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Doge's Palace - Venice

St Mark's Basilica - Venice


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Campanile of St Marks




The Campanile or Bell Tower of St Marks, Venice is located in St Mark’s Square in front of St Mark’s Basilica and is the tallest building in Venice standing at 99 metres high. The Tower dates back to the 9th century when it was a watch tower and a lighthouse, although it has had its present form since 1514. The present tower is a replica and dates back to the beginning of the 20th century following it being rebuilt after the collapse of the previous one in 1902.

The Campanile or Bell Tower of St Marks is located in Saint Mark’s Square in front of St Mark’s Basilica and is the tallest building in Venice standing at 99 metres high. 

The tower that we see today is a replica of the one which collapsed on 14th July 1902.  The original one was first built in the 12th century on the site of what was probably a watchtower dating back to the 9th century.  The tower took its current design in the early 16th century being completed between 1511 and 1514. It was at this time that a belfry was added, and its spire was faced in copper and topped with a gold coloured statue of the Archangel Gabriel and positioned on a rotating platform that enabled it to function as a weathervane.
St_Marks_Bell_Tower3The statue is 3 metres high and its wings make it rotate when caught by the wind. For the Venetians, when the angel is facing the Basilica, it is a sign that there will be high water.

Constructed of brick and square in plan, the walls incorporate lesenes.  Lesenes being vertical strips resembling a pilaster, but without a base or capital; these are used to subdivide wall surfaces into framed panels. They extend for 12 metres wide and 49.5 metres high. Above this is an arched belfry containing five bells, each of which is rung for a significant event. Of the five bells, only the largest is an original. The others were destroyed when the tower collapsed during an earthquake in 1902. 

The belfry is topped by a cube, alternate faces of which show the Lion of St. Mark and the female representation of Venice. Above this is a large dado with the pyramidal spire topped by the weathervane in the form of the angel. 

The tower is the first sight of Venice for those arriving by sea and it was once a lighthouse for shipping. During its existence it has been struck several times by lightning and has suffered from the affects of earthquakes.  It was severely damaged by lightening in 1388, destroyed by fire in 1417 and seriously damaged by a fire in 1489 that destroyed the wooden spire.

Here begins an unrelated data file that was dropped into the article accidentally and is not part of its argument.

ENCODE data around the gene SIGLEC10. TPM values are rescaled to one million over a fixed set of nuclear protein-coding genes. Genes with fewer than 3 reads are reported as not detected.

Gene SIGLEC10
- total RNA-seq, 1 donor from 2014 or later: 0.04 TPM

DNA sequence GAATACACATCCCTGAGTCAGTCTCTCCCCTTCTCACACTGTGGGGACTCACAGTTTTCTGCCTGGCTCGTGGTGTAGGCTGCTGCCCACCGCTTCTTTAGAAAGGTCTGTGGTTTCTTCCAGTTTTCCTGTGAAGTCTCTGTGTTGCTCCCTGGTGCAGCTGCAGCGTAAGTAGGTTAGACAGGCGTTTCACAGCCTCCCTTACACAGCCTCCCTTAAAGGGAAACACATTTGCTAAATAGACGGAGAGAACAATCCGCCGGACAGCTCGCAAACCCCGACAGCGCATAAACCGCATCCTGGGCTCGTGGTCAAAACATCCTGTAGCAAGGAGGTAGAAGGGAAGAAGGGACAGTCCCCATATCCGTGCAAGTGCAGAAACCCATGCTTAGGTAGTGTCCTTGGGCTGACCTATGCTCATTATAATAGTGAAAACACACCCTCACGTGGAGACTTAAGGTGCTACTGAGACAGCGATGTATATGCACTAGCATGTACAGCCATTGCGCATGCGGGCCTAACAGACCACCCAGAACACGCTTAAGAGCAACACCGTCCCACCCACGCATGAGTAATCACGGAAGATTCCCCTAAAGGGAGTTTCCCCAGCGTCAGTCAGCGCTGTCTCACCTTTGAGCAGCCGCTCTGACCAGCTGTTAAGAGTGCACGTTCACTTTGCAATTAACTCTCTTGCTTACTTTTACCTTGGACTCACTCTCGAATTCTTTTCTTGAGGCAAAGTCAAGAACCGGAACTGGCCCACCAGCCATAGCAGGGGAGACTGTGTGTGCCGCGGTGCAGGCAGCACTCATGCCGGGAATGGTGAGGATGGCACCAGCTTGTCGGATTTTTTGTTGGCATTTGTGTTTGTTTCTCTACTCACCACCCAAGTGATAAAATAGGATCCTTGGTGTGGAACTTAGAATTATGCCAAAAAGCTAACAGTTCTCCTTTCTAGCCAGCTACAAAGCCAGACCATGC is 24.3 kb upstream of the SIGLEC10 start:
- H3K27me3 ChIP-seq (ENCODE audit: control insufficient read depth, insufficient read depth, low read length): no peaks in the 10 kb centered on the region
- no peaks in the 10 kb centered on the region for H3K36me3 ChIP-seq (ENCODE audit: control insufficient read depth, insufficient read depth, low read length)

It was damaged in 1548 and 1565 and again in 1658. A lightning strike on 13 April 1745, caused a fire resulting in some of the masonry to crack, and several people being killed by falling stonework. The campanile was damaged by lightning again in 1761 and 1762 and in 1776, it was fitted with a lightning rod. 

Following its collapse in 1902 it was decided to produce an exact copy of the building, although for greater safety and stability, and in order to meet the building requirements of the day new techniques were used. This included some internal reinforcement to prevent future collapse, and it was at this time that an elevator was installed. The first stone was laid on 25th April 1903 and construction took nine years. The building was inaugurated on St. Mark’s day, 25 April 1912. 

Following its collapse certain parts of the tower were used for the rebuild while others were replaced.  The copper statue of the Archangel Gabriel that topped the tower was reconstructed with the original fragments copying the statue of the angel that was installed in 1820 to replace the previous one.


Located against the base of the tower is a small loggia or balcony.

St_Marks_Bell_Tower4This is decorated with marbles and bronzes and was built between 1537 and 1549. It was designed as a meeting place but today is the entrance for those wishing to ascend the tower.  This too was rebuilt following the collapse of the building in 1902.





              All  Photographs were taken by and are copyright of Ron Gatepain

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